How to Generate Static Sites with JavaScript Static Sites Generators

by Luigi Nori Date: 13-12-2019 Library JavaScript Framework Node.js compiler static

Static websites and so-called JAMstack have become pretty popular recently. And with 2020 on the horizon, this trend doesn't seem to be stopping. Why? Why is old-school HTML + CSS + JS  trio in its redesigned and renamed form gaining so much attention? In this article, we'll explore what the JAMstack is and what's so good about it, as well as check out some of the best NodeJS-based Static Sites Generators (SSGs). Let's get started!


The JAMStack

For starters, let's talk a bit about the JAMstack and static websites themselves. As you might already know, stack in programming is a term used to reference some toolset - a collection of libraries and frameworks. The popular examples of that are MEAN (MongoDB, ExpressJS, Angular, and NodeJS) and MERN (React instead of Angular) stacks. So, as you can see, there's some decrypting going on here.

Now, let's get back to the JAMstack and, more specifically, to its definition:

Modern web development architecture based on client-side JavaScript, reusable APIs, and prebuilt Markup.

I think the text above is self-explanatory. With this information, we can make sense of the JAM shortcut:

  • JavaScript - web developer's best friend, a place where all the logic is executed. Usually present both on the generator and client-side;
  • APIs - providers for JS to pull data from;
  • Markup - templates, processed at deployment time of your website.

"JAMstack", as a term, was first used by Netlify around 2015. Its primary purpose was to convince developers to well-known and somewhat disliked static websites. A new name was meant to change people’s mindsets about old technology. As we know today - this strategy worked!

The main idea behind the JAMstack is the removal of any tight connection between the client and the server. The only way to receive your data is through APIs. Such data can be later processed together with markdown and other resources to create a static website that is then served to the client.


Now that we know all the terminology, it's time to explore the reasons and benefits behind the JAMstack.


Pricing is probably one of the most important advantages of static websites. To host them, you need no powerful server, no CMS and, what comes with it, less money. Remember, you process/prebuild your website to the form of static assets (HTML, JS, CSS, text files, etc.). These can be served ridiculously cheaply with no higher demands than just standard, low-priced hosting.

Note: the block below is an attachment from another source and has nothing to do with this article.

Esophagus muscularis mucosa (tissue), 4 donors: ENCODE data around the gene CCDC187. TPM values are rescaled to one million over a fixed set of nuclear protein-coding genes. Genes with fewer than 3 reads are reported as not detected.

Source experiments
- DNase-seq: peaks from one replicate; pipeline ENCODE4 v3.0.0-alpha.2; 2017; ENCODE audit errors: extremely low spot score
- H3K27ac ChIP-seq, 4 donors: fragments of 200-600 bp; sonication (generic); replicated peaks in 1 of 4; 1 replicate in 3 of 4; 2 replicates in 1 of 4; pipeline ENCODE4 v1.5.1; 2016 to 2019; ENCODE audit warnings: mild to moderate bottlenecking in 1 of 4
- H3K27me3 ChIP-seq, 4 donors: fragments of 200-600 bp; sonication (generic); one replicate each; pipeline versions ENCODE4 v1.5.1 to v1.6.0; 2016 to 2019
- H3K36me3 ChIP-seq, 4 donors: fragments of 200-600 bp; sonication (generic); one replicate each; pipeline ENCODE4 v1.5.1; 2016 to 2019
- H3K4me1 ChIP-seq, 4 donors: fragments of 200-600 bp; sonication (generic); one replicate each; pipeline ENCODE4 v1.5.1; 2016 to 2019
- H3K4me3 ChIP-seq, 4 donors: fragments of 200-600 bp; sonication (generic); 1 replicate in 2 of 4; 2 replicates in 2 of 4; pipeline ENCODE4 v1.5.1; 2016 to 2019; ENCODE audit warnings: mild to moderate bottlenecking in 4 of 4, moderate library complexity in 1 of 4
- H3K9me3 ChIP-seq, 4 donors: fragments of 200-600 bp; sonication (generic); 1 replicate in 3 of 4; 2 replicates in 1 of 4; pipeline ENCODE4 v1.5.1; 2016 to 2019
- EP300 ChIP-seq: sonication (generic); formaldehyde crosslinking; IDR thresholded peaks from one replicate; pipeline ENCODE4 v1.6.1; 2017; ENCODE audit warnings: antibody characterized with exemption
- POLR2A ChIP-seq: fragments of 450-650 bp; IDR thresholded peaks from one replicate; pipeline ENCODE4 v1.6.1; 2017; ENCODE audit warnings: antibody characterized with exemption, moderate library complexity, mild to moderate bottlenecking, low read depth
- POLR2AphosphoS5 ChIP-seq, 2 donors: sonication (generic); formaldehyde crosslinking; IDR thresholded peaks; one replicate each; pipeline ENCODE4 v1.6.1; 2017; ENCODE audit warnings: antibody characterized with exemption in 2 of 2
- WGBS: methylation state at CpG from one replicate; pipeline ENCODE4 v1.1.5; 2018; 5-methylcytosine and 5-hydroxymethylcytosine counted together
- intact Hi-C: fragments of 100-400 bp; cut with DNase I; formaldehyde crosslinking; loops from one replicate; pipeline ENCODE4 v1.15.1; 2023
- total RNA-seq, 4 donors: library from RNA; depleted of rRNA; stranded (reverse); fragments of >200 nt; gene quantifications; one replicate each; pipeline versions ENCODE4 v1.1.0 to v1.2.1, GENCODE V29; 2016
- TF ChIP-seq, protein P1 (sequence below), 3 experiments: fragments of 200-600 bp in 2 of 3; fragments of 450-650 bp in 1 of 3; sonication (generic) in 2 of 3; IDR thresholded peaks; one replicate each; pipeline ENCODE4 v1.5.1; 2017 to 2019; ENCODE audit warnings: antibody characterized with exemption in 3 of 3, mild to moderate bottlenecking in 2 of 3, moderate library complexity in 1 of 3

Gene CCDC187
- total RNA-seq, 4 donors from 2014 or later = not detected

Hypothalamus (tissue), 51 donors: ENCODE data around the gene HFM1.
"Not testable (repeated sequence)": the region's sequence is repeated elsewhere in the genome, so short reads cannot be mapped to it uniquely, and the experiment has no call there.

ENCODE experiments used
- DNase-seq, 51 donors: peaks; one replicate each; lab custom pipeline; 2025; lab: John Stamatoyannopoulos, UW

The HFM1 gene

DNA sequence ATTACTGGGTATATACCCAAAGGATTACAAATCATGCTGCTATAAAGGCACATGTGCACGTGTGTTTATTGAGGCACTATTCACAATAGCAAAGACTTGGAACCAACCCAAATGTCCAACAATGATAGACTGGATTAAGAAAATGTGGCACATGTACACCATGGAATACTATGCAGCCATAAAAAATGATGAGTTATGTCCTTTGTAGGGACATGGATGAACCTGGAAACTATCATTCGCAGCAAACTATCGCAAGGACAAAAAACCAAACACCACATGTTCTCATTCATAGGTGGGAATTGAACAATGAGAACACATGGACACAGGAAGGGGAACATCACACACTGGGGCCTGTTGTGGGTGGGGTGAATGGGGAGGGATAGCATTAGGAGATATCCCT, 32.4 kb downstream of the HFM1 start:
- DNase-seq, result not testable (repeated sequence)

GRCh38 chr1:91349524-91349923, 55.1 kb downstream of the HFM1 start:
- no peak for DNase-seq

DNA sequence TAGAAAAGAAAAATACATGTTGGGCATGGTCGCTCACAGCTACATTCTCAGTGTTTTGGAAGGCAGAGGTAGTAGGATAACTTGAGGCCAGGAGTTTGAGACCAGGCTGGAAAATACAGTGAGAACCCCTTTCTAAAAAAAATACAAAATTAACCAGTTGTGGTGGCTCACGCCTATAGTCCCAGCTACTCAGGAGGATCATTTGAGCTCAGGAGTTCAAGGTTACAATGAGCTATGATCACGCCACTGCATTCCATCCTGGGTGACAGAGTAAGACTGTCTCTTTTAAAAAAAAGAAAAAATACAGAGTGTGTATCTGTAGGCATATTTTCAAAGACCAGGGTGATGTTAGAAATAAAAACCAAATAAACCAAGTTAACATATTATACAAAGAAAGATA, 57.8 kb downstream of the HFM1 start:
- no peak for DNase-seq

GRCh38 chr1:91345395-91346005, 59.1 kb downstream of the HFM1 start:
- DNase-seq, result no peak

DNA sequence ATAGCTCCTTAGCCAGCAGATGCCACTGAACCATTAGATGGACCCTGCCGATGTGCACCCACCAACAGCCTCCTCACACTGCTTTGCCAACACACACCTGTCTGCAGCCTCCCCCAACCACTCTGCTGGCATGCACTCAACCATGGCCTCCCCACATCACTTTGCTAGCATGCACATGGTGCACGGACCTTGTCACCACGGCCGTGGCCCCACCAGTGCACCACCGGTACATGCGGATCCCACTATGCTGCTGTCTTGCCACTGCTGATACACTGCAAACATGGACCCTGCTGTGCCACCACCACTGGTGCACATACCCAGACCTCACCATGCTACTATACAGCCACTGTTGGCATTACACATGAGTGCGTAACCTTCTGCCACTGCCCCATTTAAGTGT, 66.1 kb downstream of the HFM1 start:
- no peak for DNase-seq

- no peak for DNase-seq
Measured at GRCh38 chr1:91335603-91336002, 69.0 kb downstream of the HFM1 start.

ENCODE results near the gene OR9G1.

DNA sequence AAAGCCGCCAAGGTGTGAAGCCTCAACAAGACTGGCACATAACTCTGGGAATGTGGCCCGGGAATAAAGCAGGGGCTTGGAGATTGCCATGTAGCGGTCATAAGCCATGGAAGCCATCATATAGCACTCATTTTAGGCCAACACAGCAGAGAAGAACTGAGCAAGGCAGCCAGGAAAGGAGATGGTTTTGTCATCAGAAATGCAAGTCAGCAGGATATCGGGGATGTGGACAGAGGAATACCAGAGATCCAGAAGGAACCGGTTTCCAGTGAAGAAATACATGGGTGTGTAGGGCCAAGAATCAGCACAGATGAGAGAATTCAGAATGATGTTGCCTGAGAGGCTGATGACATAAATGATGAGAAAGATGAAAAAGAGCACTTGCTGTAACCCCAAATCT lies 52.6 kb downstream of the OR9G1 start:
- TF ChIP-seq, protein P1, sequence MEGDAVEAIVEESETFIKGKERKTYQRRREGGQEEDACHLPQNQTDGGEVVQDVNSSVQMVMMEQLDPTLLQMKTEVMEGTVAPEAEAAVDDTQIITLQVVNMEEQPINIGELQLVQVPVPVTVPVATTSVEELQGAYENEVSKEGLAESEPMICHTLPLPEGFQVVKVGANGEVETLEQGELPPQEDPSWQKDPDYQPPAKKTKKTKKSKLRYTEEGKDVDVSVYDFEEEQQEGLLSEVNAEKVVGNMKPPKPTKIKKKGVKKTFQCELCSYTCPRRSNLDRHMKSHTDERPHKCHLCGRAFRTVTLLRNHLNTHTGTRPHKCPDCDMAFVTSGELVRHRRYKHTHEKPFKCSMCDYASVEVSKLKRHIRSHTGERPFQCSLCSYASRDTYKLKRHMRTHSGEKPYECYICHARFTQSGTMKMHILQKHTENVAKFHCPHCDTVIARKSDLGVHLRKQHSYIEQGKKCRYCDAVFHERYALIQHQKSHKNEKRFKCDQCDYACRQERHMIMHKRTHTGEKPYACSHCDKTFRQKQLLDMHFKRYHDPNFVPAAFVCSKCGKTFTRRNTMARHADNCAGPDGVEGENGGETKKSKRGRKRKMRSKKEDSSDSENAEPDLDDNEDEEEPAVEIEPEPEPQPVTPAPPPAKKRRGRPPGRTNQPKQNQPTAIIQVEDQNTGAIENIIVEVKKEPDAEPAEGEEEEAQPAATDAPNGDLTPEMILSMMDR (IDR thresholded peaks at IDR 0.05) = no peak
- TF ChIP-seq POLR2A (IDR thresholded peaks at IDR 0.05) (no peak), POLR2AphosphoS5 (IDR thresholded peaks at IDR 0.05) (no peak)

Performance is the next focus point of static websites. This might seem pretty obvious - static assets are fast - it's in their nature. Nothing can beat them in this category. Using JAMstack, you can easily achieve high Google Lighthouse scores, thus getting higher in search results too! Outside from that comes the ease-of-use of Content Delivery Networks (CDNs), which can boost your website's delivery speed even more!

Stability & confidence

This one might be a little tricky. What does confidence mean? Well, mainly the stability of your website and its architecture. With JAMstack, things are really straightforward. There's nothing more to it than just the static frontend and the generation process.

Your data comes from different APIs. Other functionalities can be provided with serverless systems. The main idea behind it is that you use 3rd party APIs and services to provide additional features to your website. There are many public serverless providers, including AWS, Google Cloud, and Microsoft Azure, all of which play nicely with static websites.


JAMstack-based websites are easily scalable. It's mainly due to the performance and architecture solutions behind them. Earlier mentioned, CDNs play an essential role here. Improving the delivery process can mean nothing more than providing more faster CDNs.


Yet another holy grail of static websites. When using JAMstack, having good SEO ranking is much easier than with Single Page Applications (SPAs). Static websites get better Lighthouse scores and are more likely to be fully indexed by Google and other search engines. That's where SPAs are truly lacking. You have to use Server-Side Rendering (SSR) to get the same SEO performance as static websites provide pretty much out-of-the-box.


Last but not least, there are security reasons. With your what could be backend spread into the number of APIs and other 3rd party services, the risk of severe security issues is significantly reduced.


Of course, static websites have some disadvantages too. Probably the biggest one being that they are static. Again, what it means is that you don't have any real backend running behind them. And, as not every functionality can be well-substituted by serverless services, JAMstack isn't suitable for everyone.

Furthermore, static websites are not as "upgradable" as their dynamic counterparts. To update their content, you need to pre-process it first. And, the more and more pages your website has, the slower this process becomes. That's why the build performance that many tools advertise so much is so important.

So, with all that said, the decision is yours to be made. Whether you'll choose the static or dynamic path for your future website, it's always good to first consider the pros and cons of both solutions.


Now it's time to explore some of the best JAMStack tools. But before that, let me provide some general details over the following generators.

First, the tools listed below are based on NodeJS (JavaScript) and grouped by the used JS framework. Second, all the tools here are general-purpose - no documentation generators or other specialized libraries and frameworks.



GatsbyJS landing page

GatsbyJS is arguably one of the most popular static websites generators out there. It allows you to utilize popular tools like Webpack and, most importantly, React to create stunning-looking static websites. Besides that, the build speed of GatsbyJS is fast enough to handle even complex, multi-page setups. Great community, docs, and vast ecosystem make this generator one of the best in its category. A great number of plugins (both first and third-party ones) allow you to pull data from countless sources (with the help of GraphQL) and add different functionalities to your website with ease.


Next.js landing page

Next.js is yet another React-based SSG. It's created and supported by Zeit and is well-known within the React community. Not only it's a generator but a full-blown framework with other functionalities such as SSR built-in. It gives you a choice on what type of website you want to create. With that said, Next.js can be considered an All in One (AiO) tool for everything that has something to do with React-powered websites. It has excellent documentation and an even better community behind it.

React Static

React Static GitHub repo